Now that the colder months are upon us, it’s time to be proactive with our nutrition for the best immune system defence.
For active people, immune function plays a role not only in fighting off infections but also in promoting tissue repair to recover from exercise and injury (1). To function properly, the immune system requires lots of nutrients – both macro and micronutrients. For an athlete under heavy training load, requirements are even higher putting you at risk of a suppressed immune system if you’re not meeting your needs.
To help you stay well over the colder months, we’ve put together a few key points to keep you firing on all cylinders this winter!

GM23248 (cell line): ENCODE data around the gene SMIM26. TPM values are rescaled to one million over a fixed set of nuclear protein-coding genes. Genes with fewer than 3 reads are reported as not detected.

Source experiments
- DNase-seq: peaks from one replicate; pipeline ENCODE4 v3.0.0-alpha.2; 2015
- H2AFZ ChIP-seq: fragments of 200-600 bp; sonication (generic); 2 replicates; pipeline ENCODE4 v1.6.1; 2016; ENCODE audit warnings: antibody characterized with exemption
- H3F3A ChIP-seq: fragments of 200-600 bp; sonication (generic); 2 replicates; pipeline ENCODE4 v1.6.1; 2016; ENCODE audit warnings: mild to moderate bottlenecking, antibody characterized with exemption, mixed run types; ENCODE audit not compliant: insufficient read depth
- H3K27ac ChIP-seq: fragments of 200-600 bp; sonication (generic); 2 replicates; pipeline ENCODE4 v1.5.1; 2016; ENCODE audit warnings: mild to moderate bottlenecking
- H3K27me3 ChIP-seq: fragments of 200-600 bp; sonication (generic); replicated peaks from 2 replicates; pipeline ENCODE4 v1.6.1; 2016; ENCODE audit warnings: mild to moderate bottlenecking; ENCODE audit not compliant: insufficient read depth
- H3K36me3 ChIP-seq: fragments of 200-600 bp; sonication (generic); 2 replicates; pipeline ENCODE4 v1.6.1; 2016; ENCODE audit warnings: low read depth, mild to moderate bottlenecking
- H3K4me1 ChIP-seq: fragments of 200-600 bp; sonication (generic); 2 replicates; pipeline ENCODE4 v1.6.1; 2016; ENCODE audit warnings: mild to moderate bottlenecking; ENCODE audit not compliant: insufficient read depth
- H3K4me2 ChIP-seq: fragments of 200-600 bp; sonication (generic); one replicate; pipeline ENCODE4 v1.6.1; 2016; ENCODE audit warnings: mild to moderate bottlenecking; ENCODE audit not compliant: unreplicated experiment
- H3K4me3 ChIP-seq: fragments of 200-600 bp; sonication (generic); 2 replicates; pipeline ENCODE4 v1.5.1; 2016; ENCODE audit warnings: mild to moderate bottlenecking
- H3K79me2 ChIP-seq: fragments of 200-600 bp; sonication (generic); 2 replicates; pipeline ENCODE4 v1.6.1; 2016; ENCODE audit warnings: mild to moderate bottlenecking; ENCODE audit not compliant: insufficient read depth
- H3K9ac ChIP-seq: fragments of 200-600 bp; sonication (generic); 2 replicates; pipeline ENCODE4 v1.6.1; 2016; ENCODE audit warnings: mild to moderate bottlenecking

Regardless of the type or intensity, exercise places stress on the body – meaning your immune system has to work harder to build and repair damaged tissue (1). Moderate training loads can be protective against illness. Whereas heavy training loads, particularly with high-intensity sessions, compromise the immune system. Our immune system is down for up to 72 hours following high-intensity training, making this a key time for susceptibility, especially if you train outside where you’re more likely to pick up bacteria from the road (3).
This is where rest and recovery are key to prevent unwanted illness and the decreased performance and sick days that follow! Although these effects are transient in the majority of people, if you’re doing continual intense exercise with minimal rest, your immune system can be compromised long term. Sometimes it’s hard to stop, but don’t ever underestimate the importance of rest days!